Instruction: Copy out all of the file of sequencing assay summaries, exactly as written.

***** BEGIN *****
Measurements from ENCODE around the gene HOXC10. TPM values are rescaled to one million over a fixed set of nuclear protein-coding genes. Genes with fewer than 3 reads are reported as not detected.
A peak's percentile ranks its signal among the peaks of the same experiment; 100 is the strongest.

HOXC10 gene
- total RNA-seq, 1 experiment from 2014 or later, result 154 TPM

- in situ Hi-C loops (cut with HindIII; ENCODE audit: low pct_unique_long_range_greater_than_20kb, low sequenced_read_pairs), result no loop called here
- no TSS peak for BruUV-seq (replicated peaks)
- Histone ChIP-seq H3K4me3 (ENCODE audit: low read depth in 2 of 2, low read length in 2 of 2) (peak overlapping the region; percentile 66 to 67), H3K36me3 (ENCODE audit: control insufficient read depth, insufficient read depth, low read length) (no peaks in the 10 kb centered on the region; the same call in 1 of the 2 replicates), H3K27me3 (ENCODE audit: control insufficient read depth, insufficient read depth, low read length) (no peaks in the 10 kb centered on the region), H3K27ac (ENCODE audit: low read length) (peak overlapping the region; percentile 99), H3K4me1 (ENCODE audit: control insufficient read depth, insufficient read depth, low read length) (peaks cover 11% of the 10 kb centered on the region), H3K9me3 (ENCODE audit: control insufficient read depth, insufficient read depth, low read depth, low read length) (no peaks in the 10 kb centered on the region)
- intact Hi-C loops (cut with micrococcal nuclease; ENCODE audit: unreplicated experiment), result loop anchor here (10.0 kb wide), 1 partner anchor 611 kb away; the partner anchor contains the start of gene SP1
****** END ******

Measurements from ENCODE around the gene HOXC10. TPM values are rescaled to one million over a fixed set of nuclear protein-coding genes. Genes with fewer than 3 reads are reported as not detected.
A peak's percentile ranks its signal among the peaks of the same experiment; 100 is the strongest.

HOXC10 gene
- total RNA-seq, 1 experiment from 2014 or later, result 154 TPM

- in situ Hi-C loops (cut with HindIII; ENCODE audit: low pct_unique_long_range_greater_than_20kb, low sequenced_read_pairs), result no loop called here
- no TSS peak for BruUV-seq (replicated peaks)
- Histone ChIP-seq H3K4me3 (ENCODE audit: low read depth in 2 of 2, low read length in 2 of 2) (peak overlapping the region; percentile 66 to 67), H3K36me3 (ENCODE audit: control insufficient read depth, insufficient read depth, low read length) (no peaks in the 10 kb centered on the region; the same call in 1 of the 2 replicates), H3K27me3 (ENCODE audit: control insufficient read depth, insufficient read depth, low read length) (no peaks in the 10 kb centered on the region), H3K27ac (ENCODE audit: low read length) (peak overlapping the region; percentile 99), H3K4me1 (ENCODE audit: control insufficient read depth, insufficient read depth, low read length) (peaks cover 11% of the 10 kb centered on the region), H3K9me3 (ENCODE audit: control insufficient read depth, insufficient read depth, low read depth, low read length) (no peaks in the 10 kb centered on the region)
- intact Hi-C loops (cut with micrococcal nuclease; ENCODE audit: unreplicated experiment), result loop anchor here (10.0 kb wide), 1 partner anchor 611 kb away; the partner anchor contains the start of gene SP1